Funding, Grants & Awards

MIT Solve Grant Program Seeks Tech Solutions to Bring Equity to Distance Learning

The Equitable Classrooms Challenge, a program of MIT Solve, is seeking solutions that will help bring equity to students engaged in distance learning in the United States and around the world. Prizes for selected solutions range from $10,000 to $250,000.

According to MIT Solve, “All solutions selected for Solve’s five current Global Challenges will receive a $10,000 grant funded by Solve. Solver teams will be selected by a panel of cross-sector judges.”

In addition, a variety of prizes are being offered for solutions that solve specific problems. These include:

  • The American Student Assistance (ASA) Prize for Equitable Education will award $250,000 for “digital solutions tailored to U.S.-based primary and secondary classrooms that provide career exploration or experimentation,” with a preference for “solutions that are embedded as part of core curriculum, utilize project based learning, ensure equitable access, and have an emphasis on teacher professional development”;

  • The GM Prize will provide up to $150,000 apiece to up to six winners whose solutions “help create smart, safe, and sustainable communities around the world”;

  • The Innovation for Women Prize provides $25,000 apiece to three solutions “that use innovative technology to improve quality of life for women and girls”;

  • The AI for Humanity Prize will provide $200,000 in funding across multiple teams whose solutions leverage “data science, artificial intelligence, and/or machine learning to benefit humanity, as well as to those planning to utilize these technologies to amplify their impact”;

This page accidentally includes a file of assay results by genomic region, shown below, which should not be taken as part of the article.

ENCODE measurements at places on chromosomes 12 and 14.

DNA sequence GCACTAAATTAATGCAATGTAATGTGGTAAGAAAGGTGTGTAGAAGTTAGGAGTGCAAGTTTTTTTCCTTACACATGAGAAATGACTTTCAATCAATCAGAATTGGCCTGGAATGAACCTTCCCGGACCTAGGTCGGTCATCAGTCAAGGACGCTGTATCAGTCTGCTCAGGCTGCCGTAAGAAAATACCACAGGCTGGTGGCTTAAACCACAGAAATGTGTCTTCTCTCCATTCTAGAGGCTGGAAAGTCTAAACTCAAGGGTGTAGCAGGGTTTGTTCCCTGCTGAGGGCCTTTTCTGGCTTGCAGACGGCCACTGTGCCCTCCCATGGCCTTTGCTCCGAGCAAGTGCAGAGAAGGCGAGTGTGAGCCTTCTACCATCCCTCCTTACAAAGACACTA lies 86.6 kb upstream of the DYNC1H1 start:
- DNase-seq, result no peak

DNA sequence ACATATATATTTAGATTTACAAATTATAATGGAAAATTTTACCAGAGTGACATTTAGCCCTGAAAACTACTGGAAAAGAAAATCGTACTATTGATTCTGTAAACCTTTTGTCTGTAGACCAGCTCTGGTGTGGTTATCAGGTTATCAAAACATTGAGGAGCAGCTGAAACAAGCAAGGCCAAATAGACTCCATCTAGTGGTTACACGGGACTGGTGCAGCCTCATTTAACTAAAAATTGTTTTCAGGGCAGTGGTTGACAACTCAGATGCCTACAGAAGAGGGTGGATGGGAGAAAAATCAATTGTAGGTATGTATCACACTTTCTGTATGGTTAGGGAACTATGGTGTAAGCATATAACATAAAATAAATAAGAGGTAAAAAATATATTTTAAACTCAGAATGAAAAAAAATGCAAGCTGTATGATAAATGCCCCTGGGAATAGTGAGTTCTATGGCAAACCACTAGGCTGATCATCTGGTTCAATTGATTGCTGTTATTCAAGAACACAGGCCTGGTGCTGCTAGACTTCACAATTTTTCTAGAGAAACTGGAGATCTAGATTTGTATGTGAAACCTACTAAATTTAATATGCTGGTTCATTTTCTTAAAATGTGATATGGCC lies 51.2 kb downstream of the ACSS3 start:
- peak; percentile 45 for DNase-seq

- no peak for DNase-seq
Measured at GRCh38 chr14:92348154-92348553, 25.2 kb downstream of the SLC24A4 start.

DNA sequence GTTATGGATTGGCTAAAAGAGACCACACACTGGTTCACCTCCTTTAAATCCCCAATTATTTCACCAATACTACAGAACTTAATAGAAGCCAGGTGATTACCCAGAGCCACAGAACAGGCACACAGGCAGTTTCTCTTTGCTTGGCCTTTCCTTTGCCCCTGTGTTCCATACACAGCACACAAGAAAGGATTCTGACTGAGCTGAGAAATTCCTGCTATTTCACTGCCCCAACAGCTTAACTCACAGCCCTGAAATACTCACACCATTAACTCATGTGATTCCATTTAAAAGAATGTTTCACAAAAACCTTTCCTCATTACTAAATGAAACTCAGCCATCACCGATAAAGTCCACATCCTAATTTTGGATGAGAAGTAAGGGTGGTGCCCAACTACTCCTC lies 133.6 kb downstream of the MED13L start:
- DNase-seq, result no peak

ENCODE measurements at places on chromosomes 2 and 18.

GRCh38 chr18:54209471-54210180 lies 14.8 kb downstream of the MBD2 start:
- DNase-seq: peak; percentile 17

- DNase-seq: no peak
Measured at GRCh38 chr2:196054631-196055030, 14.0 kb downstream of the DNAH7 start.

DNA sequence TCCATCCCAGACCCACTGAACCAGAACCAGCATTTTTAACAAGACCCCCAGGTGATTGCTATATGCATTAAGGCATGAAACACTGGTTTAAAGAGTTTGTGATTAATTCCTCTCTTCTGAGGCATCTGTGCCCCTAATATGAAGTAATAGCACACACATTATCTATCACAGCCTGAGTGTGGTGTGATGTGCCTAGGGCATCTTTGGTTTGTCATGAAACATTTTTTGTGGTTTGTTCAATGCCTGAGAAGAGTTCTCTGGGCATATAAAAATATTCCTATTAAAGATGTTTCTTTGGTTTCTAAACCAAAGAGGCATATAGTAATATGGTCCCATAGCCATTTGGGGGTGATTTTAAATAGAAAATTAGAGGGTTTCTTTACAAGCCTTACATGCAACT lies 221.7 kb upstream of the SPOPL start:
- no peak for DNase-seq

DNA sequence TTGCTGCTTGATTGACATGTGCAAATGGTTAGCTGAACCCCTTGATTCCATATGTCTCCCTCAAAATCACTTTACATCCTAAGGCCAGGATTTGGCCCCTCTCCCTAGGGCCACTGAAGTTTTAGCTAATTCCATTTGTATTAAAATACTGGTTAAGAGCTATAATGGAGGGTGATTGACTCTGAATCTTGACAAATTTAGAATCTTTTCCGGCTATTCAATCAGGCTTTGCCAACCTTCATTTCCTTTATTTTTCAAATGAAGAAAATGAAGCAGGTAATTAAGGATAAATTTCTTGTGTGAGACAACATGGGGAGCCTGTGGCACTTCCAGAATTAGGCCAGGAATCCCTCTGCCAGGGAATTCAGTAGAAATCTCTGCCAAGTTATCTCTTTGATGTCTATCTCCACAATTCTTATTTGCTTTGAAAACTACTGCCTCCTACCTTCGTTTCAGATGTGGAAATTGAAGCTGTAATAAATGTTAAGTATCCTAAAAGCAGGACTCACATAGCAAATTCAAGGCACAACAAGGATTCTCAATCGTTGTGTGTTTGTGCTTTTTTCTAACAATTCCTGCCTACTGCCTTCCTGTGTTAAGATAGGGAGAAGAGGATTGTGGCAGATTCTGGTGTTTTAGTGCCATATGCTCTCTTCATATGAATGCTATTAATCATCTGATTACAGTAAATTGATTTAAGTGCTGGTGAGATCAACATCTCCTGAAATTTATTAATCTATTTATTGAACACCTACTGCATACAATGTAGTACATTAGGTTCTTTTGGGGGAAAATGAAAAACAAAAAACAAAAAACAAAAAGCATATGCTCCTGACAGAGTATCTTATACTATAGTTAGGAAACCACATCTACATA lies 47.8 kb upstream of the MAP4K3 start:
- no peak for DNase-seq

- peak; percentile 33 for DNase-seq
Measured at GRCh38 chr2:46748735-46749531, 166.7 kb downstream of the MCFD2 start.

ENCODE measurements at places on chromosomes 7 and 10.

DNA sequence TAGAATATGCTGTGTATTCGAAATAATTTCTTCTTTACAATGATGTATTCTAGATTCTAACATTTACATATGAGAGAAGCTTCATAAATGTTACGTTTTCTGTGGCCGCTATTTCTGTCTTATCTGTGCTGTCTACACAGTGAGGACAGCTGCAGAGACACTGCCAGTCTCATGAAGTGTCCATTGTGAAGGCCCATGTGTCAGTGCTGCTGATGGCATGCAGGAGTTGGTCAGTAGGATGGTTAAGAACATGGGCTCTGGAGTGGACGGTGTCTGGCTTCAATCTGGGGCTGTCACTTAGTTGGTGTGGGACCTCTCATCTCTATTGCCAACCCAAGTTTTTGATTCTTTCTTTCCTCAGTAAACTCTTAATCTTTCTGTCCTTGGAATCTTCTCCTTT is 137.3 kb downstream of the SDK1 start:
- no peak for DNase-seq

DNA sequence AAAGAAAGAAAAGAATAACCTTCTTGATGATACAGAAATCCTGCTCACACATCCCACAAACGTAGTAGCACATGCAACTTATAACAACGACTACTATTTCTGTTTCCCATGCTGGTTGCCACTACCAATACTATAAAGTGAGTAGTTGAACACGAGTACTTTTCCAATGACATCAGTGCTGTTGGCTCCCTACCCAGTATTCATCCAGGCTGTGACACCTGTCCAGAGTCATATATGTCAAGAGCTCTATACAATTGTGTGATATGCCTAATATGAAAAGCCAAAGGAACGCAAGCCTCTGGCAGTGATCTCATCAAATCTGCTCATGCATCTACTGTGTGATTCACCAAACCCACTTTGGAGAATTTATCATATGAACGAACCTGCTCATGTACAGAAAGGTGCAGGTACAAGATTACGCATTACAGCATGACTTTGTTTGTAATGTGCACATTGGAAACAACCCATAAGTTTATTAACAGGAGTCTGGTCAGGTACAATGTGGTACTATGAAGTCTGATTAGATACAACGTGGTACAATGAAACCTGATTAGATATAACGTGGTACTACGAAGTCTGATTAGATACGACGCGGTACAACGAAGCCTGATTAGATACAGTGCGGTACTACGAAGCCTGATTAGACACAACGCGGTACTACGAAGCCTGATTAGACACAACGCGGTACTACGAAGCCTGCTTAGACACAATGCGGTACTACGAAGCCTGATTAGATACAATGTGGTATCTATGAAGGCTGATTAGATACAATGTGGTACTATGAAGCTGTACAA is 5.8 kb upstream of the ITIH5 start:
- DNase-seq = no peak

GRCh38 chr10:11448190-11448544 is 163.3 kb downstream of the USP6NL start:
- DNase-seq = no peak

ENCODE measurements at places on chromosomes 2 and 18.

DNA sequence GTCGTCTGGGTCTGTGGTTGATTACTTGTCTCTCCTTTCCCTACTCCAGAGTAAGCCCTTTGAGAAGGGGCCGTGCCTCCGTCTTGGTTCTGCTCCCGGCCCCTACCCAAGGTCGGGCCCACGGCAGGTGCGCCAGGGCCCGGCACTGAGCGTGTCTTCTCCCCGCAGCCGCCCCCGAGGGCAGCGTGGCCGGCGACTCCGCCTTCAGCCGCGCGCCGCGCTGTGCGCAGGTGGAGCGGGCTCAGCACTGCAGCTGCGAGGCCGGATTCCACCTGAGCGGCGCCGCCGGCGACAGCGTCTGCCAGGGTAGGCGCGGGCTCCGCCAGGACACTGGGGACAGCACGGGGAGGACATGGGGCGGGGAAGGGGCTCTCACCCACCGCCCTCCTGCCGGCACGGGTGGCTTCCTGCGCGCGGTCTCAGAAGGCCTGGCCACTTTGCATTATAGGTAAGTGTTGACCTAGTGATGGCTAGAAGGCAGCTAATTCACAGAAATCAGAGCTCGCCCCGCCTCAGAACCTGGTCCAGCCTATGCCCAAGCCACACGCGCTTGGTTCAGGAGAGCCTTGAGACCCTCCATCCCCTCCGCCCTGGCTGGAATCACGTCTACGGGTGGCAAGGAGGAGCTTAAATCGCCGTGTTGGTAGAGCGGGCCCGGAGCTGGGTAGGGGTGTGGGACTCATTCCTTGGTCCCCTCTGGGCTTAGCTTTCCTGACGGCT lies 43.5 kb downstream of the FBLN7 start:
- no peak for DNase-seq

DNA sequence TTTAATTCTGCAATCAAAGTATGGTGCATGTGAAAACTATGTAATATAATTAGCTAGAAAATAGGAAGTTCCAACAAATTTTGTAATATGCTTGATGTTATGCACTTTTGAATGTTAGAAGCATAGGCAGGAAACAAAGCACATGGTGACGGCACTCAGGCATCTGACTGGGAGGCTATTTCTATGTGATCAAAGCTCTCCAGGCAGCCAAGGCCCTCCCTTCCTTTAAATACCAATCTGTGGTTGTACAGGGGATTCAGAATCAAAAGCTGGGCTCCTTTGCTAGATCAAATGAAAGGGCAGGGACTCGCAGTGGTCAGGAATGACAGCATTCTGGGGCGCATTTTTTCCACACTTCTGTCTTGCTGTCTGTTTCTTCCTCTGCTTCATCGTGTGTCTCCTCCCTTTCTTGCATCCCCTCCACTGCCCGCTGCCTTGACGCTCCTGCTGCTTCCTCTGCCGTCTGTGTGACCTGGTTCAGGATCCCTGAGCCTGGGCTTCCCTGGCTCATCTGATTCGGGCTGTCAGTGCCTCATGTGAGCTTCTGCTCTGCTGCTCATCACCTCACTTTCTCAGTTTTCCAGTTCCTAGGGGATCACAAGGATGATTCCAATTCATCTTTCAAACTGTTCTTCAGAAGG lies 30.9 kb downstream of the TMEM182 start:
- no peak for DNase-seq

• The Andan Prize for Innovation in Refugee Inclusion will offer up to $100,000 to up to four solutions “that advance the economic, financial, and political inclusion of refugees.” Prizes will be awarded across various Solve challenges.

Other benefits include access to mentors, coaching and expertise; evaluation and guidance; networking; and in-kind resources, such as software licenses, from MIT Solve partners.

The program is open to anybody anywhere in the world, including individuals and teams. The deadline for entries is June 16. Solver Teams will be announced in August. Further information, as well as an entry form, can be found on the Equitable Classrooms program portal.

About the Author

David Nagel is editorial director of 1105 Media's Education Technology Group and editor-in-chief of THE Journal and STEAM Universe. A 25-year publishing veteran, Nagel has led or contributed to dozens of technology, art and business publications.

He can be reached at [email protected]. You can also connect with him on LinkedIn at or follow him on Twitter at @THEJournalDave (K-12) or @CampusTechDave (higher education).


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